Five takeaways from the Iowa legislature's opening day in 2018

The Iowa House and Senate convened Monday with the usual big promises and platitudes about working together to build a better future for Iowans.

Behind the optimistic rhetoric, all signs point to another contentious legislative session. The opening day speeches by Republican and Democratic leaders, enclosed in full below, revealed almost no common ground about the focus of lawmakers’ work and no indication that the most important bills will incorporate Democratic ideas. My takeaways:

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David Johnson to seek re-election as independent in Iowa Senate district 1

Declaring the two-party system “badly broken,” State Senator David Johnson announced this morning that he will seek re-election as an independent in Iowa Senate district 1 next year. The former Republican won his first state House race in 1998 and was a successful candidate for the state Senate four times, serving for a decade as an assistant leader of the GOP caucus. He left the party in June 2016 to protest the nomination of Donald Trump as president.

In a statement enclosed in full below, Johnson said, “Politics in Des Moines has reached a bitterly partisan tipping point. Principle must come before party.” He added that “constituents of all political stripes have encouraged him to run again,” and that the “storied history of the House and Senate includes legislators who have not been affiliated with major parties.” According to Johnson, the last candidate to win an Iowa Senate race as an independent was William Schmedika in 1923.

Johnson didn’t face an opponent in his last two Senate races, but next year’s campaign is sure to be a hard-fought battle.

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Sexual harassment investigator had warned Iowa senators about clerks' attire

Secretary of the Iowa Senate Charlie Smithson has sometimes encouraged senators to “tell your clerk to wear something different” if a female clerk’s short skirt or top was attracting attention from older male lawmakers, he told an audience earlier this year.

Smithson’s handling of concerns about clerks’ attire raises further questions about whether he was the right person to investigate alleged sexual harassment within the Senate Republican caucus.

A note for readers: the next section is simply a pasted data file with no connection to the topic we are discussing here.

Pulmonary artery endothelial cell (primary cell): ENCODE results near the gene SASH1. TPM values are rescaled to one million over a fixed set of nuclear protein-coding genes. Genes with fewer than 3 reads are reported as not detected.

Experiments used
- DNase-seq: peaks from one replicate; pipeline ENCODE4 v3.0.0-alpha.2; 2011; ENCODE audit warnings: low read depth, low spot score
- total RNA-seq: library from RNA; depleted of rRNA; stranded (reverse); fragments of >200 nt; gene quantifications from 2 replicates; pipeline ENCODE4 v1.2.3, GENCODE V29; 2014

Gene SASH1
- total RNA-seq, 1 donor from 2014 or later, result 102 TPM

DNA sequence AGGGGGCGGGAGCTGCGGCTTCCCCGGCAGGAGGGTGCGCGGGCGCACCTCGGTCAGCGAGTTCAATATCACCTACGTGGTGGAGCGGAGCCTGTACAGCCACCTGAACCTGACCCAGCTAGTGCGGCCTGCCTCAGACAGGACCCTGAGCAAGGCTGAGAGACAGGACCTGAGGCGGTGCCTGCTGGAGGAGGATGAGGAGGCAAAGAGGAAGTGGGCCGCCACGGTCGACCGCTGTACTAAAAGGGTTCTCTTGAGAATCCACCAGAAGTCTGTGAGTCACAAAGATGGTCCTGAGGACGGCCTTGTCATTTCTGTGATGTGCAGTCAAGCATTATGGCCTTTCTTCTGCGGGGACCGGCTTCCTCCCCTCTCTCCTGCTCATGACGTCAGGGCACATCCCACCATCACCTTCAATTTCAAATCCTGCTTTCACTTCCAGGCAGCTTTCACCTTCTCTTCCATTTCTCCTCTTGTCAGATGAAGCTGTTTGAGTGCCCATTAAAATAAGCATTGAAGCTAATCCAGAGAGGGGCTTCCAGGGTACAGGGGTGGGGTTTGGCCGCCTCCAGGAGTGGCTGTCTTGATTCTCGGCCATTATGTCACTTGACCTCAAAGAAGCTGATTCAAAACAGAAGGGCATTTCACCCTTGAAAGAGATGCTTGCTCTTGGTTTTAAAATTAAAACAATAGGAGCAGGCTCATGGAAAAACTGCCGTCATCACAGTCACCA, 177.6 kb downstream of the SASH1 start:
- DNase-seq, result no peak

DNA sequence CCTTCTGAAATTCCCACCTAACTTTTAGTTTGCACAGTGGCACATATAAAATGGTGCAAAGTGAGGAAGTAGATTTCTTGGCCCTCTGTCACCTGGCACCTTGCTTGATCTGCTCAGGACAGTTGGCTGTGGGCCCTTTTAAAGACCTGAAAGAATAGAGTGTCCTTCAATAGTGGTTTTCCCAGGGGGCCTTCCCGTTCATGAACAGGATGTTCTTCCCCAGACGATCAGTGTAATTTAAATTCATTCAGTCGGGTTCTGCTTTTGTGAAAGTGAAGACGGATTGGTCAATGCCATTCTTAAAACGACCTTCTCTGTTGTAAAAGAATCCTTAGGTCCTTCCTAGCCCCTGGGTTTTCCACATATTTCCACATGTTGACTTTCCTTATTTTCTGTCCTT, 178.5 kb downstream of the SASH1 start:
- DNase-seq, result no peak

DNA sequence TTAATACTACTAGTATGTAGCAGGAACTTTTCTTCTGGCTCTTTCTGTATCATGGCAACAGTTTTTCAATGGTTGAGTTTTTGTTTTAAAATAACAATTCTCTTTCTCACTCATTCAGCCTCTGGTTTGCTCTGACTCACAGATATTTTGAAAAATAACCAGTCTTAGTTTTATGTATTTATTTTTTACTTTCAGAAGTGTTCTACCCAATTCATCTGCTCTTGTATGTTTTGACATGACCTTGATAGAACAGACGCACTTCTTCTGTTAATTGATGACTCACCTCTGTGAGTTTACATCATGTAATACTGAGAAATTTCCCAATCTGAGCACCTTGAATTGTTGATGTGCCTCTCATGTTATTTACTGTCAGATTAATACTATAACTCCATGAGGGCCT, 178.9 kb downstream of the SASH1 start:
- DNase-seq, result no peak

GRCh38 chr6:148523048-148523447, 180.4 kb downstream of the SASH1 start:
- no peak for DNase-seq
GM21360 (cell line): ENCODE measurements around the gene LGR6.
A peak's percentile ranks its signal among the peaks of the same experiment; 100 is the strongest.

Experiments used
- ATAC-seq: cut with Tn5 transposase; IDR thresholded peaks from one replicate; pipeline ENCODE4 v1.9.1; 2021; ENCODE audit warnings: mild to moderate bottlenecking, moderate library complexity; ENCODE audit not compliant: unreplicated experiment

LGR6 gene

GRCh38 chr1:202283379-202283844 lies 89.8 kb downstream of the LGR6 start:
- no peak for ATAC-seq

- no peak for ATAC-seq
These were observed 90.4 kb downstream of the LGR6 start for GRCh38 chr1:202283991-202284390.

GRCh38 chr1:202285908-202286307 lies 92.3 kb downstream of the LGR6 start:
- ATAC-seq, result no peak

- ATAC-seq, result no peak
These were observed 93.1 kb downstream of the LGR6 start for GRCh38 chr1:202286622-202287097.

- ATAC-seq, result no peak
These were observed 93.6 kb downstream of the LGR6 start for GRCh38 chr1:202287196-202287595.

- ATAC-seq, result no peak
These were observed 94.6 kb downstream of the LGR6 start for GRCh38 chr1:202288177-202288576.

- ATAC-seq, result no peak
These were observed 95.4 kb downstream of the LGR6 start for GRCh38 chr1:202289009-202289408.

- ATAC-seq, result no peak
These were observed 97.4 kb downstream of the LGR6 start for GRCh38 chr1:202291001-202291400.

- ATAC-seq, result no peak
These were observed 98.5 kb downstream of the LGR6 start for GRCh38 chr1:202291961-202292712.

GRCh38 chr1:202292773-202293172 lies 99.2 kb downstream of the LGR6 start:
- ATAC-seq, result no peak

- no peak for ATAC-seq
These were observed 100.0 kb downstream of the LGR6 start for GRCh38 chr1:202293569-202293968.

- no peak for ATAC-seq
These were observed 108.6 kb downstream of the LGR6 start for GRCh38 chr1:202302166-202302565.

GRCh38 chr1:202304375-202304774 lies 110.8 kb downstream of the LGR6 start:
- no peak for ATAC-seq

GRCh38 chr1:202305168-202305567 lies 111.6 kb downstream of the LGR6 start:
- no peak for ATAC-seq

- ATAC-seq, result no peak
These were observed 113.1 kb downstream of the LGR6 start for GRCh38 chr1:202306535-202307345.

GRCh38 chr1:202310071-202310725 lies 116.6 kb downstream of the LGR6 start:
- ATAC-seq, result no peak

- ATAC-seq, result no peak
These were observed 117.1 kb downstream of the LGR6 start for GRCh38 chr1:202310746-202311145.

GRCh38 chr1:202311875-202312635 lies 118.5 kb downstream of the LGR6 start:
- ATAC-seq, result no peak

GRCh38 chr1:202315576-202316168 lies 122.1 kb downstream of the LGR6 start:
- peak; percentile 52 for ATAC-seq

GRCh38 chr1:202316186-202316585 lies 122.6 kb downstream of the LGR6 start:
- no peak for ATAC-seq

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No wonder Bill Dix wanted to bury the GOP sexual harassment investigation

Less than two weeks ago, Iowa Senate Majority Leader Bill Dix led journalists to believe there was no written report from the internal investigation of sexual harassment in the Senate GOP caucus.

Senate leaders arranged to have a redacted version of that report (addressed to Dix’s attention and dated August 15) published the day after Thanksgiving, when few Iowans would be paying attention to political news.

No wonder the original plan was to keep these findings secret: they reveal ongoing problems in the workplace as well as inherent flaws of an in-house investigation.

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Iowans left in the dark on Senate GOP sexual harassment investigation

Iowa Senate Republican leaders have never acknowledged that Kirsten Anderson faced sexual harassment, discrimination, and retaliation while working for the Senate GOP caucus.

They have stuck to the unconvincing story that Anderson lost her job (hours after she had submitted a written complaint about a hostile work environment) solely because of her writing skills.

They didn’t allow an independent investigation of the allegations Anderson raised in a lawsuit, which a Polk County jury unanimously found credible.

They aren’t releasing any findings from an internal investigation of those allegations.

They have ensured that the legislature’s new human resources director will report to Republican political appointees.

Yet they want us to take their word for it that harassment at the statehouse will not be tolerated.

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